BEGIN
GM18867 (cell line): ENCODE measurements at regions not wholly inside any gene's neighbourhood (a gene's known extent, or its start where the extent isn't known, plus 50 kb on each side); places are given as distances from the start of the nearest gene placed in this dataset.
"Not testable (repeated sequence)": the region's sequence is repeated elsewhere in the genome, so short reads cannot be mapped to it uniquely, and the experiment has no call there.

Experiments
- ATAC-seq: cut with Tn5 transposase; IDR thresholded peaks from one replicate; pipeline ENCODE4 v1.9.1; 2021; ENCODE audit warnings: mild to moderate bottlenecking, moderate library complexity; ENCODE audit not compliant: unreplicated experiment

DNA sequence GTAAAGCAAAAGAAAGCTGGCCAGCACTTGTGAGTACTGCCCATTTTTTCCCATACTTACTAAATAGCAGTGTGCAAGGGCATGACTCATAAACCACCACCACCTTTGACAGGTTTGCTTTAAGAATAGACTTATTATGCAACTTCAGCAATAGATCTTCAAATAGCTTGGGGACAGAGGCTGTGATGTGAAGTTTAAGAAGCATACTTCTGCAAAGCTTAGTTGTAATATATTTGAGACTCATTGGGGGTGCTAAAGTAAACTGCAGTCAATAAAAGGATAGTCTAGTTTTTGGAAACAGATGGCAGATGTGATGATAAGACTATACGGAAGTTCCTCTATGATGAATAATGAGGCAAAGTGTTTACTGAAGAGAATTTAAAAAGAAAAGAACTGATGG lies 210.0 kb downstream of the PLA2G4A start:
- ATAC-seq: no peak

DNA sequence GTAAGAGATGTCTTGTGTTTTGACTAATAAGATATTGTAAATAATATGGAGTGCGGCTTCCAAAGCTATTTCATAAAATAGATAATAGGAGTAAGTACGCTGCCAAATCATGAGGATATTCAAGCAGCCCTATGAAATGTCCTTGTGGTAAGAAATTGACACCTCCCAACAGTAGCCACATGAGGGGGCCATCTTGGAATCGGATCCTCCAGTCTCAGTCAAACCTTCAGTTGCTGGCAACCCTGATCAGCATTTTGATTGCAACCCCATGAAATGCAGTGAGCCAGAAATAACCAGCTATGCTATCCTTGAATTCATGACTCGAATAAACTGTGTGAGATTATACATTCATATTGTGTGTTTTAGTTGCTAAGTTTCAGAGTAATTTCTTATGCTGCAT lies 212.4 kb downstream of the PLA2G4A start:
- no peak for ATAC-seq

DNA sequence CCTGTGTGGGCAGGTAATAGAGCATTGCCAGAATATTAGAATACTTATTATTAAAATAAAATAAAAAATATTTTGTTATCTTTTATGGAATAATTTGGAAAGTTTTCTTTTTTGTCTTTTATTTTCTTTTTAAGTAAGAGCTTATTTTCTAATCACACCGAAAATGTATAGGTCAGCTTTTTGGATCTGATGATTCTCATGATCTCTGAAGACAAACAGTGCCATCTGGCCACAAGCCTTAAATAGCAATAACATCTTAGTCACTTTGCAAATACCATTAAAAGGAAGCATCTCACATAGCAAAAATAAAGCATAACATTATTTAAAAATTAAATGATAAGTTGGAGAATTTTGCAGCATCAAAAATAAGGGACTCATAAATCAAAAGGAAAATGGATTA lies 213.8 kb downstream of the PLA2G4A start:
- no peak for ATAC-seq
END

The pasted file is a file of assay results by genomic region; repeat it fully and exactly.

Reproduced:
GM18867 (cell line): ENCODE measurements at regions not wholly inside any gene's neighbourhood (a gene's known extent, or its start where the extent isn't known, plus 50 kb on each side); places are given as distances from the start of the nearest gene placed in this dataset.
"Not testable (repeated sequence)": the region's sequence is repeated elsewhere in the genome, so short reads cannot be mapped to it uniquely, and the experiment has no call there.

Experiments
- ATAC-seq: cut with Tn5 transposase; IDR thresholded peaks from one replicate; pipeline ENCODE4 v1.9.1; 2021; ENCODE audit warnings: mild to moderate bottlenecking, moderate library complexity; ENCODE audit not compliant: unreplicated experiment

DNA sequence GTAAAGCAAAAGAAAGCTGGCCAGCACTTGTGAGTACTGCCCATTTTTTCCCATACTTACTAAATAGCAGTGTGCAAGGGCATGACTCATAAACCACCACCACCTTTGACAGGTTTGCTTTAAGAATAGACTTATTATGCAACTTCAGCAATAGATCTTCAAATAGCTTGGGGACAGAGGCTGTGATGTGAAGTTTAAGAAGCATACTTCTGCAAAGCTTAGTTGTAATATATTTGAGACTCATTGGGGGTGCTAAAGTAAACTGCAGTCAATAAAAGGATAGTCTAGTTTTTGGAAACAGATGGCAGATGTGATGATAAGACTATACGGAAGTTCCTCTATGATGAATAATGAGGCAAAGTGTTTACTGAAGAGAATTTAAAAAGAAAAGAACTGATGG lies 210.0 kb downstream of the PLA2G4A start:
- ATAC-seq: no peak

DNA sequence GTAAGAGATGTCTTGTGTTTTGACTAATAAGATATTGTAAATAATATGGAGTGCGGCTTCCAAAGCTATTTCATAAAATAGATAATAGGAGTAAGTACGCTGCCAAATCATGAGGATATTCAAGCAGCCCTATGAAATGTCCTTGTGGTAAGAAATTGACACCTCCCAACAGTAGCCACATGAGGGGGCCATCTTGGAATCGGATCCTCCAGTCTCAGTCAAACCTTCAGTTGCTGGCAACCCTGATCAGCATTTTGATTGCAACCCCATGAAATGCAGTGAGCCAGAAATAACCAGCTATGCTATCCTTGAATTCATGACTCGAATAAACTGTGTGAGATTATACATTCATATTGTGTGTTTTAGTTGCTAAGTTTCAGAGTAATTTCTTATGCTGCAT lies 212.4 kb downstream of the PLA2G4A start:
- no peak for ATAC-seq

DNA sequence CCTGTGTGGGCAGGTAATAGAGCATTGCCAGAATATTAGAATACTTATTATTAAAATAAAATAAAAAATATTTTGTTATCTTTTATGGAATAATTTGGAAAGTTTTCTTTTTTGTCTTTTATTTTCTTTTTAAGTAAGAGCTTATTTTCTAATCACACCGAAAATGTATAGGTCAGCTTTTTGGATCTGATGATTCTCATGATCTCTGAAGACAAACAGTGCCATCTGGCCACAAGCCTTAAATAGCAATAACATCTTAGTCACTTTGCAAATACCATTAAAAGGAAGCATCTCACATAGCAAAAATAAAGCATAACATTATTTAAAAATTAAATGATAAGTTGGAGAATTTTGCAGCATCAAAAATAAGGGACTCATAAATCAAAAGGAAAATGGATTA lies 213.8 kb downstream of the PLA2G4A start:
- no peak for ATAC-seq